I was privileged to again help lead an ISU student trip to the Boundary Waters Canoe Area this year. The 24 students were all biological premedical illustration majors taking a course that is taught by my good friend, Dean. BPMI majors are people who end up illustrating textbooks, designing facial prosthetics or doing other technical art of a biological nature for universities, medical companies and more. The trip to the BWCA is designed to help them learn to draw from nature. Each student had to develop a sketchbook of scenes, wildlife and objects they found while visiting area museums and nature centers, and while hiking or paddling in that beautiful and wild part of the country. They are then to develop two finished pieces of art from their sketches that will be exhibited both locally and next spring at the Great Lakes Aquarium in Duluth, Minn.
These student were able to do far more than draw some nice pictures. Some were able to capture quick sketches of form and motion of a moose or running deer seen for no more than a few moments as the vans passed them. Others could capture recognizable and artistically accurate faces of fellow students as they pencil-sketched around a campfire or at a restaurant. Some could create beautiful watercolor or colored pencil renditions of water falls, pine trees, birds or cliffs. Some of their finished works will probably be created digitally on computers, with India ink, or using any of several other artistic media.
The students often worked in their sketch books while wearing gloves and winter coats. The BWCA is experiencing a record late ice-out on some of the interior lakes this year. A local told us that May 18 was the latest date on record for ice cover on lakes like Gunflint, Sagnaga and Poplar. Poplar was partially ice-free on the 18th, but Sag and Gunflint were still locked in ice, and the shady woods were still full of snow from spring snowstorms. The outer harbor at Duluth was still full of slush ice on Lake Superior on the 19th as we drove past on the way home. The U.S. Forest Service Trails End Campground, where the students slept four nights in tents, lies only a few miles from the Canadian boarder about 60 miles northwest of Grand Marais, Minn. Some local outfitters were frustrated that anglers couldn’t get to some of the better lakes for the walleye opener, something that’s usually a big event up there.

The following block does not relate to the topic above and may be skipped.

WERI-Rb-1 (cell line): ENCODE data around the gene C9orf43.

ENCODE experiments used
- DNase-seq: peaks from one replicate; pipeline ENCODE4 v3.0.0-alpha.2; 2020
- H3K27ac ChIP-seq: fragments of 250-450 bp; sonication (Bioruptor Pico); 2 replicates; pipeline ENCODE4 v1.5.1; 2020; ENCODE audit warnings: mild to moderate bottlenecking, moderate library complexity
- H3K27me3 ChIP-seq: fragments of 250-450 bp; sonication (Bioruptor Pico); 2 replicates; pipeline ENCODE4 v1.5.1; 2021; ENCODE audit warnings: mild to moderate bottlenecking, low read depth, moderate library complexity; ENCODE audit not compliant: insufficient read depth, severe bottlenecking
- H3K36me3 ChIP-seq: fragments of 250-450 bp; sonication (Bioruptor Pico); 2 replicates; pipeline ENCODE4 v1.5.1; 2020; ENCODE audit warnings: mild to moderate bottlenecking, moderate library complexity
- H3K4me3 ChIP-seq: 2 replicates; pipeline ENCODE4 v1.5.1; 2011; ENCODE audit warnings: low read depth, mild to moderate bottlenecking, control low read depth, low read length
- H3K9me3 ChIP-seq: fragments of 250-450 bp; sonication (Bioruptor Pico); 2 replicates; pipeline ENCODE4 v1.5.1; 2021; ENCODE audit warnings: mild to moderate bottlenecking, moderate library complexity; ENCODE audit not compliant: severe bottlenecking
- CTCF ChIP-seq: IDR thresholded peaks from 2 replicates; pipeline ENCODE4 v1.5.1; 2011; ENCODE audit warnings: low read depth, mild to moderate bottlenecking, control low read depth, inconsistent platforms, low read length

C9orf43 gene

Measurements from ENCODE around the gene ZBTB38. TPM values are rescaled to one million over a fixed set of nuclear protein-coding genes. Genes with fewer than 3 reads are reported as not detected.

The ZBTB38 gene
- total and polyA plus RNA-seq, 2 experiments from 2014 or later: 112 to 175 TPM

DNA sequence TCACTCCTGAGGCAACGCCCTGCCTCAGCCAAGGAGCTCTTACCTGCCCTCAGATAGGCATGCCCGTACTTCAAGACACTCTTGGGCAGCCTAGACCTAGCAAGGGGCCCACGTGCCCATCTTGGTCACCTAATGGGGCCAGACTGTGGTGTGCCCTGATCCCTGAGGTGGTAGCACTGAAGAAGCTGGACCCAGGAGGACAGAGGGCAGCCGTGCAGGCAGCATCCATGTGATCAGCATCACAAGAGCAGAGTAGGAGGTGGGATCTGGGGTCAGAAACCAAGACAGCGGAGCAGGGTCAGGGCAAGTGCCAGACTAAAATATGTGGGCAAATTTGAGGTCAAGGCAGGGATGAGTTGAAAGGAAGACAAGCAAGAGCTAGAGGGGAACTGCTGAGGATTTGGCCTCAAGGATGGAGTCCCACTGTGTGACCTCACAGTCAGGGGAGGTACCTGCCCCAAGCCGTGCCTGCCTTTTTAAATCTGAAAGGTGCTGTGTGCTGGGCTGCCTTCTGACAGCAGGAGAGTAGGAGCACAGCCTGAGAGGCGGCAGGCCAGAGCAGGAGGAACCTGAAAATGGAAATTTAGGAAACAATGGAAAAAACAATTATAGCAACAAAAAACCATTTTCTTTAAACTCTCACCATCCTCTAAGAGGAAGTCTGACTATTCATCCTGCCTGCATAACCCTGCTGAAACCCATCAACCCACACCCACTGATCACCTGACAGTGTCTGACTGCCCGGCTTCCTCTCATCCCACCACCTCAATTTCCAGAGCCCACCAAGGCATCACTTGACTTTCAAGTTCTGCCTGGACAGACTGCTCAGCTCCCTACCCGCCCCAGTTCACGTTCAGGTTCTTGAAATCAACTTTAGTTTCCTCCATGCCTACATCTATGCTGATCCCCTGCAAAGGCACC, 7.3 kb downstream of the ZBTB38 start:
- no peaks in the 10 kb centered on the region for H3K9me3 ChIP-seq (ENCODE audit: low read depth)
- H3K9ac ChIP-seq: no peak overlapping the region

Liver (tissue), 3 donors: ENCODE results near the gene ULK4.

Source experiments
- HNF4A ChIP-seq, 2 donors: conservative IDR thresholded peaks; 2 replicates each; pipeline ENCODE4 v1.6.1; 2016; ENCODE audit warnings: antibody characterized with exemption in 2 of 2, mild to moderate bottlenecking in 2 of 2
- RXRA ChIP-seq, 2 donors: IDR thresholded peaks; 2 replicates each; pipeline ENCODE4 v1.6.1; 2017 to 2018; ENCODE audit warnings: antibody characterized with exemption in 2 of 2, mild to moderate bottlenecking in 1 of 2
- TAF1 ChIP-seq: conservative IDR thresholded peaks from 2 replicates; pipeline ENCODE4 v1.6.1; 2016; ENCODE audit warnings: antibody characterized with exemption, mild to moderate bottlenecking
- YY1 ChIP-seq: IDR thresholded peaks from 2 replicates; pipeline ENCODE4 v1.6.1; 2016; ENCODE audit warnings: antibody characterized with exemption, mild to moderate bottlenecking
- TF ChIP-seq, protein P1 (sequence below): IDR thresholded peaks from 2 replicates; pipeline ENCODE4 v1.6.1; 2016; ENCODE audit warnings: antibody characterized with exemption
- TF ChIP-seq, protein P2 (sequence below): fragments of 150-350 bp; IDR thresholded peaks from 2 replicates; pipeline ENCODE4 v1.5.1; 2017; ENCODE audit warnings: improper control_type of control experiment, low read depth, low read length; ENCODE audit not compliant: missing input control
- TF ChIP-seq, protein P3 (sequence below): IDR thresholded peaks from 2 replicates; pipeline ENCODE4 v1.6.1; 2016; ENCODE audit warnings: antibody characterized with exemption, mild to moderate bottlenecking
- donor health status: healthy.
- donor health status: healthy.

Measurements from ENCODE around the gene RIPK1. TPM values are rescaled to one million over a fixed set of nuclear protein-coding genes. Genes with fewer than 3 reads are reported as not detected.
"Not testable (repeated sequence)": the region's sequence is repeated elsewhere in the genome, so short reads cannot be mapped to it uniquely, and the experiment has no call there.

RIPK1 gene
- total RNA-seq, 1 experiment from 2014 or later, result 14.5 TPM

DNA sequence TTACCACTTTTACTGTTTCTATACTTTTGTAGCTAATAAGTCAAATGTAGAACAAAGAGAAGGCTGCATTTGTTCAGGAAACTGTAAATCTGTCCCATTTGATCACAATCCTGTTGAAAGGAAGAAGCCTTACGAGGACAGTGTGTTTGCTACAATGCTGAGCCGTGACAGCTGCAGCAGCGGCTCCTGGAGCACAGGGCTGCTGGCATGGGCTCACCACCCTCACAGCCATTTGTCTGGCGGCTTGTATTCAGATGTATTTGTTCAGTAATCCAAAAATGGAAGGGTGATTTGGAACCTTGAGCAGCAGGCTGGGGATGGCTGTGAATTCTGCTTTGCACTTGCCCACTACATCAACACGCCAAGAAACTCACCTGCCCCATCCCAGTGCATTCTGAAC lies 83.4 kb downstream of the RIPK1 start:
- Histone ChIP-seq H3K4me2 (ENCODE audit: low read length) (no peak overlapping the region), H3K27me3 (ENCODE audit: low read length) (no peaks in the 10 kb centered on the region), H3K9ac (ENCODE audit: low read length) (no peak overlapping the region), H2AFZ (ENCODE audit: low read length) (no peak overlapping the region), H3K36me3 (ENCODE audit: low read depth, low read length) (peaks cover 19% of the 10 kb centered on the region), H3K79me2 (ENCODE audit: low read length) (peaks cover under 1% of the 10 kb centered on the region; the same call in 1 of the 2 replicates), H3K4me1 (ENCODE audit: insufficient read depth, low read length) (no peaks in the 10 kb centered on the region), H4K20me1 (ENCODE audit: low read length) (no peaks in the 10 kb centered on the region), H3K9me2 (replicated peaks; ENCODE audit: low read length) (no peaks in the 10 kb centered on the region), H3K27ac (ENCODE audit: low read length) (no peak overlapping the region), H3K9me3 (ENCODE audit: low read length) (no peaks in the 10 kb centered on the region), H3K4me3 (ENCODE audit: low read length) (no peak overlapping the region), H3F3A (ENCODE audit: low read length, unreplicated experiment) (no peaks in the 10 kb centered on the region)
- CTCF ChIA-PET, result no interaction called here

The group normally spends a day paddling a loop route on some wilderness lakes, but lake ice and racing high water streams blocked that option this year. Some of them enjoyed paddling on Gull Lake, a small lake between Seagull and Sagnaga, where there was open water. The campground on Gull Lake offered some great wildlife viewing, too. Several moose had apparently spent part of the winter there browsing on red maple saplings and had not left the area yet. Some kids spied a black bear across the lake and one girl spotted a dark-colored wolf while out jogging. Eagles and a drumming grouse were nearby every day. They were quite tolerant of our group. The eagles fished for spawning walleyes in a rapids nearby and the grouse happily continued his drumming to attract mates, while students sat within 20 feet sketching him. The walleyes were most interesting when viewed with flashlights at night. Their large eyes glowed like dozens of fireflies under the dancing water. We found only a single wildflower, a tiny blue sharp-lobed hepatica, in a sheltered nook between some rocks on a trail we hiked.
I have certainly seen more pleasant weather on other trips to the Boundary Waters, but our students almost never complained, even when cold rain dampened things or when snowflakes fell from passing clouds. Lots of hearty and hot food was cooked in our camp kitchen and warm clothes and extra sleeping bags were shared to make sure no one got too chilled. Hot chocolate and coffee were in big demand throughout the days and into the evenings around the campfire. As often happens, it looked like good weather was finally going to settle in just as we were packing the vans to leave. I’m guessing that some of those students will head back north someday. I know my friends and I will.